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Determine the coordinates of the turning points and conclude the maximum turning point of the equation y= (x^2 - 3)(x +3)

y=x^3+3x^2-3x-9. The changes of sign determine the minimum number of turning points. There is therefore at least one (sign changes from + to - along the terms of the polynomial). y'=3x^2+6x-3=0 at a turning point. This quadratic can be reduced to x^2+2x=1, and completing the square: x^2+2x+1=2, (x+1)^2=2 so x+1=+sqrt(2), making x=sqrt(2)-1=0.4142 and -(sqrt(2)+1)=-2.4142 the x values of the turning points. The y values are -4(sqrt(2)+1)=-9.657 and 4(sqrt(2)-1)=1.657. So the turning points are (0.4142,-9.657) and (-2.4142,1.657). Further differentiation tells us what type of turning points we have: y"=6x+6. When x=0.4142 this is positive so the point is minimum; when x=-2.4142 it's negative, so maximum. Therefore, the maximum turning point is (-2.4142,1.657) or (-(sqrt(2)+1),4(sqrt(2)-1)).
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given: y= f(x) = x^3 - 3x +2 determine dy/dx, the second derivative, turning points, min and max, point of inflection

f'(x)=dy/dx=3x^2-3; when 3x^2-3=0 there is a turning-point (the gradient is horizontal). So x^2=1 and x=1 and -1. Second derivative f"(x)=6x. At x=1 f"(1)>0 (minimum) and at x=-1 f"(-1)<0 (maximum). When x=1 y=1-3+2=0; when x=-1 y=-1+3+2=4. The coords for min are (1,0) and max (-1,4).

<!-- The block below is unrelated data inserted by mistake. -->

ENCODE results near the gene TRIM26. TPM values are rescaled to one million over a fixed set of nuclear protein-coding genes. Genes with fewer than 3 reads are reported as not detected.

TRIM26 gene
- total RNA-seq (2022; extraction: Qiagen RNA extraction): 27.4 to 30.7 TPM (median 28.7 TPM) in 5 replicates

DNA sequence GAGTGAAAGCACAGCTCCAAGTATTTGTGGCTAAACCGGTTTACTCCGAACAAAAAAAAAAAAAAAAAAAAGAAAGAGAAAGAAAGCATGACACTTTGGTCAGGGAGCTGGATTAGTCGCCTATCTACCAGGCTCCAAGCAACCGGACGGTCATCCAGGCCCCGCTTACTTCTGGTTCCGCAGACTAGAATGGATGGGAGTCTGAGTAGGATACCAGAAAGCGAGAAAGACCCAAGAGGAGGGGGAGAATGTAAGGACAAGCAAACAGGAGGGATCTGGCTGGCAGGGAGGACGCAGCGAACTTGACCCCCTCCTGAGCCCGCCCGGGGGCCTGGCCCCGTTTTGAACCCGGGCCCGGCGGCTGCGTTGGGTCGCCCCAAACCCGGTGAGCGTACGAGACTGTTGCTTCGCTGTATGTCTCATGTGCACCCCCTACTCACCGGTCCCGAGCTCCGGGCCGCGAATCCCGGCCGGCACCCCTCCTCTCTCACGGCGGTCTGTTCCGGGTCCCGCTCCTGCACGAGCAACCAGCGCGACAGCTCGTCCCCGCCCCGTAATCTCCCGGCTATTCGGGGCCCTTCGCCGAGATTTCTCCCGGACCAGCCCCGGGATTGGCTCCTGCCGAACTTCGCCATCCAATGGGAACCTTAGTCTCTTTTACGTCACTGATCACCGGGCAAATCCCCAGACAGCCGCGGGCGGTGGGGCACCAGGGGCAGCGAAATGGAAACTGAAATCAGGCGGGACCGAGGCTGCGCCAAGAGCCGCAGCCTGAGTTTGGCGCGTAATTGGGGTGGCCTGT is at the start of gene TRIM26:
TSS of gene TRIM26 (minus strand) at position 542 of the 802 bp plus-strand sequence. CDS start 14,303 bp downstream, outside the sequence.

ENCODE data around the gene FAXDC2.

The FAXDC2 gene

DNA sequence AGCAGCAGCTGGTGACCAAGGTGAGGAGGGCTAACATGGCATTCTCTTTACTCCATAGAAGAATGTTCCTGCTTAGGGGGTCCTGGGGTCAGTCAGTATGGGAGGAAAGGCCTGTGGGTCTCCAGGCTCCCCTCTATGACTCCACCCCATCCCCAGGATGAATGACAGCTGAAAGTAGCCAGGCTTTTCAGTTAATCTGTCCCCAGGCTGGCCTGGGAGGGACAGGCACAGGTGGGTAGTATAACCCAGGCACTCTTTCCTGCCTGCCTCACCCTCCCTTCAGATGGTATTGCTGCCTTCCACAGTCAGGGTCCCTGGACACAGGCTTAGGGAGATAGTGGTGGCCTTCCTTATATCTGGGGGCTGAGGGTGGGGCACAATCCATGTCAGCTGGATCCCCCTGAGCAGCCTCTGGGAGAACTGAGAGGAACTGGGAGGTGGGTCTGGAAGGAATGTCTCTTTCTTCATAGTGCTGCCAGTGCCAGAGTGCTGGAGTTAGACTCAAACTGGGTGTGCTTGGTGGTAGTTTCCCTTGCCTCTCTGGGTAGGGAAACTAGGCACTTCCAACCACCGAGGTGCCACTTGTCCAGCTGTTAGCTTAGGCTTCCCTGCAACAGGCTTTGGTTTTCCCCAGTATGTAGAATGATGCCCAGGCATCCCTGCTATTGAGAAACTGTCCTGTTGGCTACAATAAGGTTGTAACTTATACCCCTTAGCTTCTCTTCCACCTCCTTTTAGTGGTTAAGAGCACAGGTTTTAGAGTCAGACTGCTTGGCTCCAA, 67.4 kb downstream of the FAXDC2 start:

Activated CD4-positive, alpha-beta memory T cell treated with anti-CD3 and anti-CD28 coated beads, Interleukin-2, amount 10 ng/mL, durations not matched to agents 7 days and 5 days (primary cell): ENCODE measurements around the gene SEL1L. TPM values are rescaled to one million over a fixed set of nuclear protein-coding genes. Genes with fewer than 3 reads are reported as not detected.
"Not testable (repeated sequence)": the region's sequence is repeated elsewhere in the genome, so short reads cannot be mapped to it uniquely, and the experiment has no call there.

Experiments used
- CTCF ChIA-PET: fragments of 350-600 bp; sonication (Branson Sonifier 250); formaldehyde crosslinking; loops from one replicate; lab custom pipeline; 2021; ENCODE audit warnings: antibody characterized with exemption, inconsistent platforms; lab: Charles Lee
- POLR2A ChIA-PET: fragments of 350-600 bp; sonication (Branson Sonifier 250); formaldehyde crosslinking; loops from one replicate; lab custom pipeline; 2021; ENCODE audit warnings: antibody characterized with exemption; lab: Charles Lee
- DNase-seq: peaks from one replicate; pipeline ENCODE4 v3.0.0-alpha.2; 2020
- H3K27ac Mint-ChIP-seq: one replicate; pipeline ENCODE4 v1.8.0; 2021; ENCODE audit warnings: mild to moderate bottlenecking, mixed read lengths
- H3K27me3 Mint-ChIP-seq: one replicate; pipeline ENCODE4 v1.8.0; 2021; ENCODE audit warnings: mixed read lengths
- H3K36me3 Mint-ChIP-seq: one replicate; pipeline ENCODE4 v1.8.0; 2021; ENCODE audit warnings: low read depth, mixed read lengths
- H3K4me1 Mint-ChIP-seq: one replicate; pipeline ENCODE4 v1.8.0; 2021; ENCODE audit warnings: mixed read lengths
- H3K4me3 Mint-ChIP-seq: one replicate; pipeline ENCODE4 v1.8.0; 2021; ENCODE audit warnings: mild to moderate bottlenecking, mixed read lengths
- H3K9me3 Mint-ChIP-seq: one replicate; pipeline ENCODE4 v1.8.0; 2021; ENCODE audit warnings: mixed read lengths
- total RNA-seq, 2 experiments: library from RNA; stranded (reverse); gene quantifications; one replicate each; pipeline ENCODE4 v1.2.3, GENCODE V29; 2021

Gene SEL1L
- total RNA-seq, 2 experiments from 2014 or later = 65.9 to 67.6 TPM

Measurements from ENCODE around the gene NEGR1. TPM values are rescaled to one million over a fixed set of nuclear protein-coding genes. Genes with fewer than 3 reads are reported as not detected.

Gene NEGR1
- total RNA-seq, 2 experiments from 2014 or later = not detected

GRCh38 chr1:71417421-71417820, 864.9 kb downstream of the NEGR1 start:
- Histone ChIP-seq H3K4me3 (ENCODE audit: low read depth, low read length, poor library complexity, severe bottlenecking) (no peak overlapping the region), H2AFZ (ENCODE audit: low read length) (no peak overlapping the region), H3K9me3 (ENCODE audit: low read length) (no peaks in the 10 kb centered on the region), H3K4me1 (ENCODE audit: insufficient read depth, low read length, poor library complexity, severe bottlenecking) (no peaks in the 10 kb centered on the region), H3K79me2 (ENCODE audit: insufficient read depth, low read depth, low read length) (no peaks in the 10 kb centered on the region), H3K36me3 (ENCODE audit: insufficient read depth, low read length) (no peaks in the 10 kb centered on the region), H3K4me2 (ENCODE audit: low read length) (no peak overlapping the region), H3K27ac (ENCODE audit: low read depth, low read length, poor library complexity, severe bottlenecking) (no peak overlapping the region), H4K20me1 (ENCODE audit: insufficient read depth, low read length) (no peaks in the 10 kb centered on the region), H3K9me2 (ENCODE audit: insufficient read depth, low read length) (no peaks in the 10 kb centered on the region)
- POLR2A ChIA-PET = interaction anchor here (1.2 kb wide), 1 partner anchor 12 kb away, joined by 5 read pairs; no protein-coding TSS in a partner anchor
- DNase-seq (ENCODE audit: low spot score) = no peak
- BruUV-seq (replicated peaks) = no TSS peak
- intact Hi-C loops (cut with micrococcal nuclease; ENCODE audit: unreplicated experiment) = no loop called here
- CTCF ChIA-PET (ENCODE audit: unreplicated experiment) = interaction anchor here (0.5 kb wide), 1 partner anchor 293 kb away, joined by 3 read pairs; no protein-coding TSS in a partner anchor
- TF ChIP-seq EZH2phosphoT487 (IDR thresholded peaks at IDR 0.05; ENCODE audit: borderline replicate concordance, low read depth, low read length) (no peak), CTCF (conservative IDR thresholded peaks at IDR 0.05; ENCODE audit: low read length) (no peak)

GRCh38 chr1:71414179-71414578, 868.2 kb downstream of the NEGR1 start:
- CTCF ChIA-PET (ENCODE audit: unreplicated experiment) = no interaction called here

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Determine the first derivative (dy/dx) : y= f(x)=x^3-3x+2

Please note that the title to this question has y=f(x)=x^3-3x+2 but the text of the question has y=f(x)=3x^3-3x+2, which is the equation I have used in my answer. (a) 1. f'(x)=dy/dx=9x^2-3 using the rules of differentiation 2. f"(x)=18x (gives the nature of any turning point) 3 and 4: f'=0 at a turning point, so 9x^2=3 and x^2=1/3 so x=±1/√3 or ±√3/3 in rational form. When x>0 f">0 and when x<0 f"<0. This means that x=√3/3 is a minimum and x=-√/3 is a maximum.  5. There is no point of inflexion. 6. The graph is shown below. The intercepts are y=2 and the root(s) of 3x^3-3x+2=0. They only point where the curve intercepts the x axis is about x=-1.24. If f(x)=x^3-3x+2 was the intended equation, the graph will look similar (not the same) but all the answers will not fit. Nevertheless I think you can work out the answers for yourself given the general idea of how to do so in this solution. The major difference is that x^3-3x+2 factorises: (x+2)(x-1)^2 with roots x=-2 and x=1 (x intercepts, so the curve cuts or touches the x axis twice). Also the max and min are at x=±1 (max at x=-1 and min at x=1). The graph below of x^3-3x+2 clearly shows the intercepts with the curve just touching (not intercepting) the x axis at x=1, while x=-1 is a clear intercept. The turning points are (-1,4) (max) and (1,0) (min). If you would like a full solution to this, add a comment to this answer and I will answer using a comment reply.